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The current issue of Midwifery Matters summarizes a study of the effects of having the baby skin-to-skin after birth and breastfeeding initiation soon after birth on postpartum blood loss of 500 ml or more. Turning to the study itself, investigators analyzed the birth records of 7548 women giving birth either at one of three Baby-Friendly hospitals at which skin-to-skin contact and breastfeeding within 30 minutes was standard practice, including at elective cesarean deliveries, or at a freestanding birth center where this was the norm. They evaluated the effect of the practices together vs. skin-to-skin but not early breastfeeding (early breastfeeding but not skin-to-skin was rare) vs. neither. Ninety-five percent of the women also had “active management of third stage,” a package of routine practices (oxytocin injection, immediate cord clamping [now established as harmful], and pulling on the umbilical cord to facilitate delivery of the placenta) that reduce blood loss at the birth.
In the overall population, 10% of women who had both practices experienced blood loss of 500 ml or more compared with 17% of women who had skin-to-skin contact but not early breastfeeding and 30% of women who had neither. After taking factors correlated with increased blood loss into account such as cesarean or instrumental delivery, induction or augmentation of labor, episiotomy, and blood clotting abnormality, women who had both practices were half as likely to experience excessive blood loss compared with women who had neither.
Investigators divided the population into women with no predisposing factors for excessive blood loss and women with one or more factors. Among the 2318 women in the higher-risk group, excessive blood loss rates were 13% in women who had both practices, 20% in women who had skin-to-skin only, and 29% in women who had neither. After taking correlating factors into account, again, women who had both practices were half as likely to lose 500 ml of blood or more compared with women who had neither. The effect was more pronounced in lower-risk women. Excessive blood-loss rates were 9%, 16%, and 28%, respectively, and after taking correlating factors into account, having both practices reduced likelihood of excessive blood loss by 75% compared with neither.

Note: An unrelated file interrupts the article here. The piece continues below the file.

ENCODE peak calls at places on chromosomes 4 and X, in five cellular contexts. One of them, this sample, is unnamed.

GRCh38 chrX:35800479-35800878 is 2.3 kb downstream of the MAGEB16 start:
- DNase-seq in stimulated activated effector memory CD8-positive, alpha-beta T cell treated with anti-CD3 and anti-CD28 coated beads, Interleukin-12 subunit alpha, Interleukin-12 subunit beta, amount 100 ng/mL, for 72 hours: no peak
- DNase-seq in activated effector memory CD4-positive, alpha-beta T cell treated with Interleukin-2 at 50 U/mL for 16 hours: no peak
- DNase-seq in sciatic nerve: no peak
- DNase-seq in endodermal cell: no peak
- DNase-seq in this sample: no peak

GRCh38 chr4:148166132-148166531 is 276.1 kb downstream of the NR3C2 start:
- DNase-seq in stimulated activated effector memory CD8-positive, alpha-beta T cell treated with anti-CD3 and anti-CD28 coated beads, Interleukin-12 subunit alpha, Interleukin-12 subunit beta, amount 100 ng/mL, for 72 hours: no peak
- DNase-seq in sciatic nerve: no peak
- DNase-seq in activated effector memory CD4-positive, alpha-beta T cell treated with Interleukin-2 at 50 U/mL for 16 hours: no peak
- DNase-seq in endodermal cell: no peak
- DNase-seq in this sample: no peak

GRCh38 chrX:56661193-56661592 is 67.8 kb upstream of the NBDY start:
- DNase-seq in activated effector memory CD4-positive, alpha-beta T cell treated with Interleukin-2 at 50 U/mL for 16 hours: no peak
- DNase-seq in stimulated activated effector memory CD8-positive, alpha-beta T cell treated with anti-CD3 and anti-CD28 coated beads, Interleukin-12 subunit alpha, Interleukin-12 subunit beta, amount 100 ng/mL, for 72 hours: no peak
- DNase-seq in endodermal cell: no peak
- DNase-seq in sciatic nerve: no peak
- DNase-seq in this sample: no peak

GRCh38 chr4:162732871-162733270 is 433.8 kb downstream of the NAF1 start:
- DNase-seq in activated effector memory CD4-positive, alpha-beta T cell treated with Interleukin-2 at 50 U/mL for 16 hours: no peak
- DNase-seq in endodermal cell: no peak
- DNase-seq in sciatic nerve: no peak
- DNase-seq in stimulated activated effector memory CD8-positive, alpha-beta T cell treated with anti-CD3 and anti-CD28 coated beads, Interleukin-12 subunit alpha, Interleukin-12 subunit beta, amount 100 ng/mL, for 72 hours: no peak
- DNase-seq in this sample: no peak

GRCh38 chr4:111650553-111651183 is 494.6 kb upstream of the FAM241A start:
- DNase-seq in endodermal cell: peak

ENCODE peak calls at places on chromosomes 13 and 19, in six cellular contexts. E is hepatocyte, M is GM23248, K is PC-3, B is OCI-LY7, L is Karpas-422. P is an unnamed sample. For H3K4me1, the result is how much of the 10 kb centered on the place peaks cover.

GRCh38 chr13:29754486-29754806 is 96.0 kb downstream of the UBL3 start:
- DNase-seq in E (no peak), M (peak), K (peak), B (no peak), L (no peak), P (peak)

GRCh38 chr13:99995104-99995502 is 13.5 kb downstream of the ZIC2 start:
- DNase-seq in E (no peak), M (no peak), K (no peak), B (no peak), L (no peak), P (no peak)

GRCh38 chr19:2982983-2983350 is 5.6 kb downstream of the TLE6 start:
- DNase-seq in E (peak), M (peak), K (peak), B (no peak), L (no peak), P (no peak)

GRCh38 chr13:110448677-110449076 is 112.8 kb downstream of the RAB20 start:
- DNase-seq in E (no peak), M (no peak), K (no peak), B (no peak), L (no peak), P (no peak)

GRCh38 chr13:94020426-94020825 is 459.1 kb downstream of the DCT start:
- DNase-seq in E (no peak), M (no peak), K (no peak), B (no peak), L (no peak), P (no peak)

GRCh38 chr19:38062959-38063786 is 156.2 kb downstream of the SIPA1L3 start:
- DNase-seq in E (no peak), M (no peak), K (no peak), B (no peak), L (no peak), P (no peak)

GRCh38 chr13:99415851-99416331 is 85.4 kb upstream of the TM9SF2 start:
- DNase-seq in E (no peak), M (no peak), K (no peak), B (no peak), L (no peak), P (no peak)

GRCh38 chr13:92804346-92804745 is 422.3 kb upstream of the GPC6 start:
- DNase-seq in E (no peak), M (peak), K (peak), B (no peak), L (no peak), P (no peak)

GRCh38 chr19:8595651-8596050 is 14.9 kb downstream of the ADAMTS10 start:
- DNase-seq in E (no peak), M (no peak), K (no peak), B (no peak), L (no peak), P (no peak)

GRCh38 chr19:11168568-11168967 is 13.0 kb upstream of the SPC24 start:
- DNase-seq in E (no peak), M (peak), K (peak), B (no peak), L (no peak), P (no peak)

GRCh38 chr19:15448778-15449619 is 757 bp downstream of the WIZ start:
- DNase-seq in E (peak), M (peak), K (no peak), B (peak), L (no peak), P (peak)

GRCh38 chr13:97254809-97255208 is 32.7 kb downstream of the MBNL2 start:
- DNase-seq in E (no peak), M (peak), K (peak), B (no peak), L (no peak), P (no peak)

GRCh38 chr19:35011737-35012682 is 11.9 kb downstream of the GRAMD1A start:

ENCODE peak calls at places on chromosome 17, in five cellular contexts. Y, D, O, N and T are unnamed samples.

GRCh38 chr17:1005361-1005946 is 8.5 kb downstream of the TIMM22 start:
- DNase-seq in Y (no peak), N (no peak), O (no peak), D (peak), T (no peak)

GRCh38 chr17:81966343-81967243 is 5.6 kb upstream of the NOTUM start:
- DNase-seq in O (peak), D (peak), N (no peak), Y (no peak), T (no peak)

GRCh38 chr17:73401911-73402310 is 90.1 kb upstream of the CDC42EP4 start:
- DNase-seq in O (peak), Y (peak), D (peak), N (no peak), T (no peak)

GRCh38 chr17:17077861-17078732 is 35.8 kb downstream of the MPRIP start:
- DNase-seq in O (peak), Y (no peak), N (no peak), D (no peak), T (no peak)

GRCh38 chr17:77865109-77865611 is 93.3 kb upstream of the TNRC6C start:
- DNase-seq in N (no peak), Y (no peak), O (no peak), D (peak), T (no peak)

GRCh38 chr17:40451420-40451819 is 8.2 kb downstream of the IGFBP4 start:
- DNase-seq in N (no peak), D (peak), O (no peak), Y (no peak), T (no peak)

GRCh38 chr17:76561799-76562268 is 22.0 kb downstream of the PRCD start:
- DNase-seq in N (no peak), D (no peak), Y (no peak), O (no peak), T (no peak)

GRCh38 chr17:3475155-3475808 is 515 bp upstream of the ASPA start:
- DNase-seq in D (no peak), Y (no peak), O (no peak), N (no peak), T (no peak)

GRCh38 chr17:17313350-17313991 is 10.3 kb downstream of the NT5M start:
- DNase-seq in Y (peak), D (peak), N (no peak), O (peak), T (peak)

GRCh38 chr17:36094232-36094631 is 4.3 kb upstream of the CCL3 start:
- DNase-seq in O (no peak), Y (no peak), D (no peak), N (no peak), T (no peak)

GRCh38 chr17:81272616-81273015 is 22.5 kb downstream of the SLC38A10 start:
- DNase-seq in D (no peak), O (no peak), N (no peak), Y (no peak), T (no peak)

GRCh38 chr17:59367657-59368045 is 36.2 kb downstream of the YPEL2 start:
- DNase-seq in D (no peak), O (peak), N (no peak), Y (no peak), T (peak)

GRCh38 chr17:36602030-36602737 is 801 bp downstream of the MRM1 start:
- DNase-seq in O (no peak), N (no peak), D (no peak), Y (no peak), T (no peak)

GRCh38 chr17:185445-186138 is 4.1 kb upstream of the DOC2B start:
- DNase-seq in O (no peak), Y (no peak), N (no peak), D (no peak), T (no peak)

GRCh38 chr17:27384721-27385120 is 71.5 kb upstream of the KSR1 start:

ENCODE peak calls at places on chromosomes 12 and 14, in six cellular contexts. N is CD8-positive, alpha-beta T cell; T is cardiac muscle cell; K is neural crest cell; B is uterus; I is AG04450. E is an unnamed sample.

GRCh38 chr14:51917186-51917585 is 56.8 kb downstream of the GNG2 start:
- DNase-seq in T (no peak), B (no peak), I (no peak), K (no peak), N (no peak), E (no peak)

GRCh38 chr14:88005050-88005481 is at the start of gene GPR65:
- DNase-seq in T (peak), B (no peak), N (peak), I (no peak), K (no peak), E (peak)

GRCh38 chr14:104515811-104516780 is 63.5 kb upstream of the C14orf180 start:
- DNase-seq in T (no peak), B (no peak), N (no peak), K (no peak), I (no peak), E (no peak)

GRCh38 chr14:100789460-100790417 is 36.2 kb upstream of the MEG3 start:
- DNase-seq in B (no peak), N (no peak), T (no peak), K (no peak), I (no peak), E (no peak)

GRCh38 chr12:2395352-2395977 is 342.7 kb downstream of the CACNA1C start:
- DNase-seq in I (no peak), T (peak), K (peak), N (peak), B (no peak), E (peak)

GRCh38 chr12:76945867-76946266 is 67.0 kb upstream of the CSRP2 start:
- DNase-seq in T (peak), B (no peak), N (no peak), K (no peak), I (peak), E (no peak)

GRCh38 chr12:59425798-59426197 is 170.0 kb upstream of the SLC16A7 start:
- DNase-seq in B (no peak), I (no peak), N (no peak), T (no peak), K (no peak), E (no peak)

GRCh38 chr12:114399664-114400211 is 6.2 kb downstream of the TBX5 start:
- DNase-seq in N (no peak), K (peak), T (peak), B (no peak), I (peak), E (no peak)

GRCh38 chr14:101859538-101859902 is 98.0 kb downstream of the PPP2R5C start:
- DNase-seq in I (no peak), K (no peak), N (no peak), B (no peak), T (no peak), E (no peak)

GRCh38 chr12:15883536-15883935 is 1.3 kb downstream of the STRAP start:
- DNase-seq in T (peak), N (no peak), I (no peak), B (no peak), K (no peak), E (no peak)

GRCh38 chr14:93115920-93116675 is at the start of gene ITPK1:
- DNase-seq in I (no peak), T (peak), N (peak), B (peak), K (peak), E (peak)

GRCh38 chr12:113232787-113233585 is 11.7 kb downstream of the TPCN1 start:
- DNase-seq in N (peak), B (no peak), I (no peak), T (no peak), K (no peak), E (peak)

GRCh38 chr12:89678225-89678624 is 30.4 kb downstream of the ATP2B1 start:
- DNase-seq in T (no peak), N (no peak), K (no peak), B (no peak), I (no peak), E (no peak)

Study authors address the possibility of reverse causation for their findings, that is, the need to treat postpartum hemorrhage preventing putting the baby skin-to-skin or early breastfeeding. They offer three counterarguments: First, severe bleeding is rare whereas 15% of women overall had excessive blood loss. Second, the usual practice was to place the baby on the woman’s chest immediately. This would be before placental detachment and therefore the potential for heavy bleeding, and third, 95% of women had skin-to-skin contact within 30 minutes of birth.
The Take Away: Write the authors:
There are now three reasons that [skin-to-skin and early breastfeeding] should be integrated into standard maternity care: firstly as [an excessive postpartum bleeding] reduction strategy; secondly because of the known short- and long-term health benefits of breast feeding . . . and thirdly because of the way that bonding is facilitated . . . . The only exceptions . . . should be where the woman gives informed refusal or where the baby or mother is so ill that they need intensive resuscitation and/or immediate transfer.